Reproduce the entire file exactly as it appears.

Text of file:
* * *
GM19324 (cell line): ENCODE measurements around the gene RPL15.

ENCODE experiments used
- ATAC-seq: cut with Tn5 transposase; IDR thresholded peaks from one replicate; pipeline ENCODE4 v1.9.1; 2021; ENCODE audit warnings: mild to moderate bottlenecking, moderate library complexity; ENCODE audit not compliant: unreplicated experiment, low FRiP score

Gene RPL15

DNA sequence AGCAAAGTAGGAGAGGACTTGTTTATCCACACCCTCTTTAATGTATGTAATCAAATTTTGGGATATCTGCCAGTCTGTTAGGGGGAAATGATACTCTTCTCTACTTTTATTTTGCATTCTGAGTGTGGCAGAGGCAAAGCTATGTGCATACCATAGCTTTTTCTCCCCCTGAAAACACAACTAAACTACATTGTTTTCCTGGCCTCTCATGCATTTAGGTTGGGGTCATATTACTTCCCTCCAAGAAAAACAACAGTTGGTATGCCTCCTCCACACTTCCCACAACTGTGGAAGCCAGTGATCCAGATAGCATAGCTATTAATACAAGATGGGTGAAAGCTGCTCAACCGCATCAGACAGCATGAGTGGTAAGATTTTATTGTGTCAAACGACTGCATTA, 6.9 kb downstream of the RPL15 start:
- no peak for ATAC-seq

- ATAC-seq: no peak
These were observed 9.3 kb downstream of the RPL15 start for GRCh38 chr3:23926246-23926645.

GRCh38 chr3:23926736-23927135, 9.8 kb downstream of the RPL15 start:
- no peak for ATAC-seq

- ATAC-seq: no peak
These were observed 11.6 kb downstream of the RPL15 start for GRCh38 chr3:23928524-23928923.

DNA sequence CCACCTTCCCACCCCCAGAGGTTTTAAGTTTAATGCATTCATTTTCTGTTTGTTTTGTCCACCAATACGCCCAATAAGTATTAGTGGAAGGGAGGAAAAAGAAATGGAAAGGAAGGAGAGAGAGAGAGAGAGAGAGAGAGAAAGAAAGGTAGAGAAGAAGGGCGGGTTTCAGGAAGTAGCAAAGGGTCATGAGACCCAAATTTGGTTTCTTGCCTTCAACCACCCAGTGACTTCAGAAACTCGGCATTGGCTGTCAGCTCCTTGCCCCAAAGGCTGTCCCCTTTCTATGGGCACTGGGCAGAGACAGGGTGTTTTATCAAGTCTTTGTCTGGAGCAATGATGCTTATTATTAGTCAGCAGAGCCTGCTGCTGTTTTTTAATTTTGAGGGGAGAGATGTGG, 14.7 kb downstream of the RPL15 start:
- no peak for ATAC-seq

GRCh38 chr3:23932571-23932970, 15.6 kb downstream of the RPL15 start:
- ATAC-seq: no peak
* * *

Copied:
GM19324 (cell line): ENCODE measurements around the gene RPL15.

ENCODE experiments used
- ATAC-seq: cut with Tn5 transposase; IDR thresholded peaks from one replicate; pipeline ENCODE4 v1.9.1; 2021; ENCODE audit warnings: mild to moderate bottlenecking, moderate library complexity; ENCODE audit not compliant: unreplicated experiment, low FRiP score

Gene RPL15

DNA sequence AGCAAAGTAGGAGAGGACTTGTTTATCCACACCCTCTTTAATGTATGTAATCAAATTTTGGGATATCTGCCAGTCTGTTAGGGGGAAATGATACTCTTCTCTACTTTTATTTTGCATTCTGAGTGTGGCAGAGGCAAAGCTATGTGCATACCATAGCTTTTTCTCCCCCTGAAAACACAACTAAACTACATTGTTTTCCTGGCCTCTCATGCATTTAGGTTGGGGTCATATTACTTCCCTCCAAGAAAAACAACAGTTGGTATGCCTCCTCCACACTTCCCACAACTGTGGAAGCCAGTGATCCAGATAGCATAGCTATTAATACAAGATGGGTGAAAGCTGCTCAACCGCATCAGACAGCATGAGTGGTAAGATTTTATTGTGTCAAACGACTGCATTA, 6.9 kb downstream of the RPL15 start:
- no peak for ATAC-seq

- ATAC-seq: no peak
These were observed 9.3 kb downstream of the RPL15 start for GRCh38 chr3:23926246-23926645.

GRCh38 chr3:23926736-23927135, 9.8 kb downstream of the RPL15 start:
- no peak for ATAC-seq

- ATAC-seq: no peak
These were observed 11.6 kb downstream of the RPL15 start for GRCh38 chr3:23928524-23928923.

DNA sequence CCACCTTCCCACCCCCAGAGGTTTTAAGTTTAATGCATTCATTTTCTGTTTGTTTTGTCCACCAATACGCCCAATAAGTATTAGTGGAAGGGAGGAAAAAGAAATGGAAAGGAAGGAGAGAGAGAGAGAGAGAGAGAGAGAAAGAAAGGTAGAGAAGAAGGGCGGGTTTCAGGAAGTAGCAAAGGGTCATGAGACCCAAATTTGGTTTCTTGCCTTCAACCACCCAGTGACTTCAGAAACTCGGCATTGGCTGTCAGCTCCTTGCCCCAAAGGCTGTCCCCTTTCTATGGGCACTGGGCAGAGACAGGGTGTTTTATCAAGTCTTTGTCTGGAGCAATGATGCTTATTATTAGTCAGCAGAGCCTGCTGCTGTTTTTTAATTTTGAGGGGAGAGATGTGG, 14.7 kb downstream of the RPL15 start:
- no peak for ATAC-seq

GRCh38 chr3:23932571-23932970, 15.6 kb downstream of the RPL15 start:
- ATAC-seq: no peak